The top 10 cryptocurrencies make up a sizable majority of the total crypto market cap, but there are actually thousands of smaller tokens and projects out there that compose the rest. Sometimes, for various purposes we’ll get into momentarily, you’ll want to switch one cryptocurrency for another. This once required selling one token for fiat, then purchasing the second with the fiat. It was an expensive and inefficient method to jump between coins, but it was the norm until the innovation of token swaps.
Ahead we’ll dive into how to swap cryptocurrency, including some key features and benefits.
In this article
What is crypto swapping?
Crypto swapping allows you to instantly trade one cryptocurrency for another, with no crypto-to-fiat exchange required. Saving time and paying less in fees are obvious benefits, but it’s far from the only reason users participate in swapping.
Crypto tokens are effectively the keys to their native blockchain’s kingdom, affording holders various benefits within their ecosystems. Token holders may have the opportunity to vote on community governance proposals that guide the future of a project or stake their share in exchange for passive interest income. Swapping makes it easier for crypto users to explore the further reaches of the blockchain, and be a part of multiple projects they wish to support.
Sometimes swaps are necessary to cover the fees on a transaction that can only be paid in a specific blockchain’s native coin. Other times, traders will perform a token swap in the hopes of capitalizing on a move in the market they sense is coming. Participating in certain protocols, such as decentralized finance (DeFi), can only be done via specific blockchains. This means if you’re a Bitcoin user, you may need to swap for some Ethereum or another ERC-20-compatible token if you want access to the DeFi ecosystem.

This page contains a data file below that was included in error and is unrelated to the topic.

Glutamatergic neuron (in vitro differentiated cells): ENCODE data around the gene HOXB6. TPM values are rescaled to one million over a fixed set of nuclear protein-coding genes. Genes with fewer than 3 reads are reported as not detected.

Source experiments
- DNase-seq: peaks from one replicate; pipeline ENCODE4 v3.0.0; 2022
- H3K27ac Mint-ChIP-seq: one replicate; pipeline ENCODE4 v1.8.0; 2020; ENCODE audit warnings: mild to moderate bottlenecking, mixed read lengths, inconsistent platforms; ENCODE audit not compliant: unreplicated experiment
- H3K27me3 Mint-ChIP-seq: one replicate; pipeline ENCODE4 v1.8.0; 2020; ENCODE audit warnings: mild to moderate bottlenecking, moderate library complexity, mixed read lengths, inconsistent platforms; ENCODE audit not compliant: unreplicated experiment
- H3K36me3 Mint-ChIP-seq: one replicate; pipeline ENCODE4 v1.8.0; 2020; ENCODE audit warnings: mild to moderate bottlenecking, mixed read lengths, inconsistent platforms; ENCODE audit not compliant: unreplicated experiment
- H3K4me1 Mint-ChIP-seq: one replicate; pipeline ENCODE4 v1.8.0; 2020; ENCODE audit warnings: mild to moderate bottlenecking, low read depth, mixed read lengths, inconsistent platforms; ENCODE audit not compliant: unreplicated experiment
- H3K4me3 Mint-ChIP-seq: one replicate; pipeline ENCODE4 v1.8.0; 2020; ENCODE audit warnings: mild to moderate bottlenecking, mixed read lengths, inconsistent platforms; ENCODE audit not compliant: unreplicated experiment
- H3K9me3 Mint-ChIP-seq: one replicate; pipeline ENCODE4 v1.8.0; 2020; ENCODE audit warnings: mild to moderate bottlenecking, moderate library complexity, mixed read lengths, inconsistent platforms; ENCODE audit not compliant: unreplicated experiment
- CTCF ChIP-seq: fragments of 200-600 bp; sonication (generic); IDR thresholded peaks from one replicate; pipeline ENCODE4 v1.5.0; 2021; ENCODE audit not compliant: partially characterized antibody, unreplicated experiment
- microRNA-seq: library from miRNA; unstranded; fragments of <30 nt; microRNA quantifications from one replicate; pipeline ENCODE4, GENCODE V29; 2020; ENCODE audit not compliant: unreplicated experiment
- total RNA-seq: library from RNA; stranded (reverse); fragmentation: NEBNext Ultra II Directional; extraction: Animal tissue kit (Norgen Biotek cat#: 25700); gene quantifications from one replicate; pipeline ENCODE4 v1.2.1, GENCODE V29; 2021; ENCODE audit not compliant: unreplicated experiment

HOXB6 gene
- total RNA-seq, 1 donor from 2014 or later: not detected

Crypto swap vs exchange/trade
It’s true that the words “swap” and “trade” can be taken as synonyms, but in crypto parlance they have quite different meanings. Although the end result is essentially the same (start with one coin, end with another), their respective processes vary greatly.
Trading requires exchanging one cryptocurrency for fiat and then purchasing another coin with the fiat you obtained. If taking place on a crypto exchange, you’ll be hit with whatever commission or other fees they charge on both sides of the transaction.
Swapping, on the other hand, allows users to seamlessly transfer one cryptocurrency for an equal amount in value of another. Transactions happen instantaneously, and without the need to first exchange crypto for fiat. Crypto exchanges offer up various “trading pairs”, asset combinations that can be swapped within their platform. Different swap services offer different trading pairs, and those allowing swaps between two very small or obscure coins may be more difficult to find.
How do I swap crypto?
Swapping is a popular activity among crypto users, so services of various types and sizes now offer swaps. There are three primary venues where crypto swapping takes place:
- Within a wallet (like the BitPay Wallet)
- Decentralized exchanges
- Centralized exchanges
Swapping within the BitPay Wallet
Swapping directly from the BitPay Wallet is an easy way to maintain full control over your crypto conveniently in one place. The BitPay Wallet is a non-custodial wallet (aka self-custody), meaning that there is no third party holding your crypto. You have full control over your assets, BitPay just assists in making the transactions. BitPay partners with Changelly to facilitate low-fee swaps for over 50 coins across the most popular blockchains.
- Fast swaps on top coins
- Swapped crypto remains in a self-custody wallet under your control
- User-friendly process; little technical knowledge required
- High swap limits
- Removes the chance of human error vs a manual swap
- Some limitations on swapping obscure tokens
Step 1: Tap Swap
Open your BitPay Wallet and tap the Swap option on the home screen.
Step 2: Choose your swap pair
Select the crypto you want to swap (From) and the token you’d like to receive (Swap to). Then enter the amount of crypto you want to swap (either in fiat or sats/gwei).
Step 3: Review swap details and confirm